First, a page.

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Duty to Delight

Reading: Psalm 1

Blessed is the man who walks not in the counsel of the wicked, nor stands in the way of sinners, nor sits in the seat of scoffers; but his delight is in the law of the Lord, and on his law he meditates day and night.

(Psalm 1:1-2)


In ancient Israel, kings were instructed to meditate on God’s law. They were to know the law inside out so that they could be proper representatives of the true king, the Lord their God, and so that they could administer justice in His kingdom. They were to wake up thinking about God’s law. They were to go to sleep dreaming about God’s law. It was their duty as kings.

We naturally rebel against our duties. No one likes to be told what to do or how to do it. And when we are told we have to read scripture, it feels like a burden. It even threatens to steal the joy of scripture from us because it came to us in the form of a law. It makes reading the scriptures rote and lifeless, just like we’re going though the motions. And so it has little to no impact on our hearts. But it is not the law that enjoins us to read scripture that steals benefits of scripture from us. It is our unholy response to God’s law, namely pride. The law is good, but my sin incites me against it.

But all of this changes when we approach the law on the other side of grace, when we come to the law through Jesus Christ.

When Jesus died on the cross, he fulfilled the law for us. Theologians call it his “active obedience.” And we are the beneficiaries of his active obedience in the great exchange—we receive his righteousness, he receives our condemnation. And because our sin is paid for, that means that the law no longer has any power to condemn us. In Christ Jesus, we are free from the curse of the law.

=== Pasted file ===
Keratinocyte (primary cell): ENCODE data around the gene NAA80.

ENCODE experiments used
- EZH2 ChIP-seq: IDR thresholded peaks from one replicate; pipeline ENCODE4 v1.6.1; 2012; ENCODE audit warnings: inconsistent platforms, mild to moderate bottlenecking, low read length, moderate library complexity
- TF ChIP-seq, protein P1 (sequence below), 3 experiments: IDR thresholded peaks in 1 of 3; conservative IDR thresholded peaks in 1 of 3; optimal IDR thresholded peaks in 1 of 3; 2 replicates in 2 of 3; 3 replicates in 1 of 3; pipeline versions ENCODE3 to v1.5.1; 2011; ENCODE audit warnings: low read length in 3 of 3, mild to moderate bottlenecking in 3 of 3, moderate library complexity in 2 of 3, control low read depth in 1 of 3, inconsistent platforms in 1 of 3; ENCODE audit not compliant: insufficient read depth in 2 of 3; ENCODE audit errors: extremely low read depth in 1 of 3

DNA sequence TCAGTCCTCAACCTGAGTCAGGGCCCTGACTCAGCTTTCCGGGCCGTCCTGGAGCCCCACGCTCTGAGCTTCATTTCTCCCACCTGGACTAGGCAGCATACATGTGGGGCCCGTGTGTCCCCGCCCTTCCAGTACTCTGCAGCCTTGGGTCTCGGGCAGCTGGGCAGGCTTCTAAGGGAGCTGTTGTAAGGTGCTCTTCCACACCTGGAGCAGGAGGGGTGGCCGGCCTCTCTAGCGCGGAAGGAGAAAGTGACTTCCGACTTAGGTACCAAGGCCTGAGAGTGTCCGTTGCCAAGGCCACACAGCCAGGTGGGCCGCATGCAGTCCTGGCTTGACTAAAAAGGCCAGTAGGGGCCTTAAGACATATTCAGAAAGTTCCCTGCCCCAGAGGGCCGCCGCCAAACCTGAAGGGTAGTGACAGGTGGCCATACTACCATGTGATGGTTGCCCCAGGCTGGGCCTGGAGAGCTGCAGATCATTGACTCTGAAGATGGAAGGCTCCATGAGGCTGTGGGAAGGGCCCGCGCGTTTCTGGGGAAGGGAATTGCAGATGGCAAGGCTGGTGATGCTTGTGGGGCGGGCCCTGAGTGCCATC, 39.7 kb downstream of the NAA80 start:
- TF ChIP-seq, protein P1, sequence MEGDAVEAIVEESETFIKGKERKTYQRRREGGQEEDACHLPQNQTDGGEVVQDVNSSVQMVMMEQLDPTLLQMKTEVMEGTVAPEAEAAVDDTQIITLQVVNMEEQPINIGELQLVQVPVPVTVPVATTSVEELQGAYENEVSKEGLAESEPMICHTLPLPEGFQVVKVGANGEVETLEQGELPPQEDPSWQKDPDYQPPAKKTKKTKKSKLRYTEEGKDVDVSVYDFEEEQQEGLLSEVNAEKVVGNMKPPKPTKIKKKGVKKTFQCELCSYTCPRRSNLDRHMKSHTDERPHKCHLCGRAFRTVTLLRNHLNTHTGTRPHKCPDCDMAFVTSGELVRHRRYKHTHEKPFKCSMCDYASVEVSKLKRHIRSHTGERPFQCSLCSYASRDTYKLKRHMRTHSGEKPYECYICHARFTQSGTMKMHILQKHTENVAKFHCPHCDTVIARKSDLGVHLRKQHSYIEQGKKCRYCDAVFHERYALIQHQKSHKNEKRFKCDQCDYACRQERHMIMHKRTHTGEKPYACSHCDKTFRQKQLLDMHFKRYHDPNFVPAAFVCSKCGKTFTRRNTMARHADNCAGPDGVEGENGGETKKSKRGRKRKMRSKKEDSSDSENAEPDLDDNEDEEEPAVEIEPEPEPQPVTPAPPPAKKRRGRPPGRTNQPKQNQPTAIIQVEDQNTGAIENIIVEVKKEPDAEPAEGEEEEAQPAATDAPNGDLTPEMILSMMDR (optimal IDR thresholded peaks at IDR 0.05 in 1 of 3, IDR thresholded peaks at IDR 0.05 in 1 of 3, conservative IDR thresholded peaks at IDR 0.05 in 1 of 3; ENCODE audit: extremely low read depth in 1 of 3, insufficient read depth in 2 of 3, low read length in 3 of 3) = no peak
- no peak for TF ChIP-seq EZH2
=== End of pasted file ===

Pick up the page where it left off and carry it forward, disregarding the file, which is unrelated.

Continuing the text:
When we begin to grasp that truth and begin to live from that place of forgiveness, our hearts slowly change as we ask, How may I serve you, Lord? And then it is from that question that we begin to seek out the law of the Lord in a new way. We begin to seek it from a humble place, not a prideful one. We want to know who our Savior is and what it is that pleases him. We don't encounter the law as a curse or a restraint; instead, over time, we encounter the law as an opportunity to love our Lord. And from that place of humility, the duties of God’s laws become our delight. That is a truly blessed place to be.


Father, we don’t naturally delight to do your will, to live by your law. We don’t want any constraints. We don’t like being told what to do. But this pride is ugly. And we want to let go of it. Please dissolve our pride and humble our hearts so that we can look at the law of the Lord as our delight rather than as our condemnation.


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